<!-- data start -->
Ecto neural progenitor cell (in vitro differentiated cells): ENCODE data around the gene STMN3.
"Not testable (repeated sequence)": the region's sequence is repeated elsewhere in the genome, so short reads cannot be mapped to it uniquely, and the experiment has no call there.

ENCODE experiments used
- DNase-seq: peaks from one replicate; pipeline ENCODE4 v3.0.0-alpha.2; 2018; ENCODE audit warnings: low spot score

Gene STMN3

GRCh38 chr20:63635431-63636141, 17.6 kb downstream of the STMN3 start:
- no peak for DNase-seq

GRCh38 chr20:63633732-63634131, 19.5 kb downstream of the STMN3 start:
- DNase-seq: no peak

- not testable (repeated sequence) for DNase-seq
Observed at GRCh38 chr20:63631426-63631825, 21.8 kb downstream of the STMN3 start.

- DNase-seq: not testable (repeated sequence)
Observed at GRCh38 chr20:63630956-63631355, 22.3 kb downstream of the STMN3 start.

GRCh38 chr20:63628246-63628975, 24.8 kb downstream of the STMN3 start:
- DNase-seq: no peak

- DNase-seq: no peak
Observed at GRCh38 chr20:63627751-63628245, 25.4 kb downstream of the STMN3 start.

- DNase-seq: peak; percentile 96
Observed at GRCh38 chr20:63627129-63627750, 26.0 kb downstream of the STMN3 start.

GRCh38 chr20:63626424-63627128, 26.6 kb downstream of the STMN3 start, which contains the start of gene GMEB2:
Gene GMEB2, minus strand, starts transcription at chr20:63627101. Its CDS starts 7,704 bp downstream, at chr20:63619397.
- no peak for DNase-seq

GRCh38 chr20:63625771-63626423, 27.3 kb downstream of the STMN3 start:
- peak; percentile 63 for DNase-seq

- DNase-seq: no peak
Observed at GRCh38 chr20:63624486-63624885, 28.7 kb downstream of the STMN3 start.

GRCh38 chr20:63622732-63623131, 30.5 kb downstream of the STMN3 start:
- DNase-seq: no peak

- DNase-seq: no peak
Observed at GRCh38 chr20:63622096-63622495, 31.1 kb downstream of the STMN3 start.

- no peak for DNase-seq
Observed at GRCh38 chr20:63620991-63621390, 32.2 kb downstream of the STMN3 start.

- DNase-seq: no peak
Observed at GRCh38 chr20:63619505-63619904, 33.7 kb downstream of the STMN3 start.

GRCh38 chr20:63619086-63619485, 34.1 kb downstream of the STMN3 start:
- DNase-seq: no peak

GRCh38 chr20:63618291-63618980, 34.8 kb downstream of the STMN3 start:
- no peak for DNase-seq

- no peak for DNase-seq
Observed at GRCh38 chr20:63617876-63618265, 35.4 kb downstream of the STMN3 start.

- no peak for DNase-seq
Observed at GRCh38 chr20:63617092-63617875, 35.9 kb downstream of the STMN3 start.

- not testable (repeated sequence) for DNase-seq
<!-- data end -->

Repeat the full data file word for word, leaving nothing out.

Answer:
Ecto neural progenitor cell (in vitro differentiated cells): ENCODE data around the gene STMN3.
"Not testable (repeated sequence)": the region's sequence is repeated elsewhere in the genome, so short reads cannot be mapped to it uniquely, and the experiment has no call there.

ENCODE experiments used
- DNase-seq: peaks from one replicate; pipeline ENCODE4 v3.0.0-alpha.2; 2018; ENCODE audit warnings: low spot score

Gene STMN3

GRCh38 chr20:63635431-63636141, 17.6 kb downstream of the STMN3 start:
- no peak for DNase-seq

GRCh38 chr20:63633732-63634131, 19.5 kb downstream of the STMN3 start:
- DNase-seq: no peak

- not testable (repeated sequence) for DNase-seq
Observed at GRCh38 chr20:63631426-63631825, 21.8 kb downstream of the STMN3 start.

- DNase-seq: not testable (repeated sequence)
Observed at GRCh38 chr20:63630956-63631355, 22.3 kb downstream of the STMN3 start.

GRCh38 chr20:63628246-63628975, 24.8 kb downstream of the STMN3 start:
- DNase-seq: no peak

- DNase-seq: no peak
Observed at GRCh38 chr20:63627751-63628245, 25.4 kb downstream of the STMN3 start.

- DNase-seq: peak; percentile 96
Observed at GRCh38 chr20:63627129-63627750, 26.0 kb downstream of the STMN3 start.

GRCh38 chr20:63626424-63627128, 26.6 kb downstream of the STMN3 start, which contains the start of gene GMEB2:
Gene GMEB2, minus strand, starts transcription at chr20:63627101. Its CDS starts 7,704 bp downstream, at chr20:63619397.
- no peak for DNase-seq

GRCh38 chr20:63625771-63626423, 27.3 kb downstream of the STMN3 start:
- peak; percentile 63 for DNase-seq

- DNase-seq: no peak
Observed at GRCh38 chr20:63624486-63624885, 28.7 kb downstream of the STMN3 start.

GRCh38 chr20:63622732-63623131, 30.5 kb downstream of the STMN3 start:
- DNase-seq: no peak

- DNase-seq: no peak
Observed at GRCh38 chr20:63622096-63622495, 31.1 kb downstream of the STMN3 start.

- no peak for DNase-seq
Observed at GRCh38 chr20:63620991-63621390, 32.2 kb downstream of the STMN3 start.

- DNase-seq: no peak
Observed at GRCh38 chr20:63619505-63619904, 33.7 kb downstream of the STMN3 start.

GRCh38 chr20:63619086-63619485, 34.1 kb downstream of the STMN3 start:
- DNase-seq: no peak

GRCh38 chr20:63618291-63618980, 34.8 kb downstream of the STMN3 start:
- no peak for DNase-seq

- no peak for DNase-seq
Observed at GRCh38 chr20:63617876-63618265, 35.4 kb downstream of the STMN3 start.

- no peak for DNase-seq
Observed at GRCh38 chr20:63617092-63617875, 35.9 kb downstream of the STMN3 start.

- not testable (repeated sequence) for DNase-seq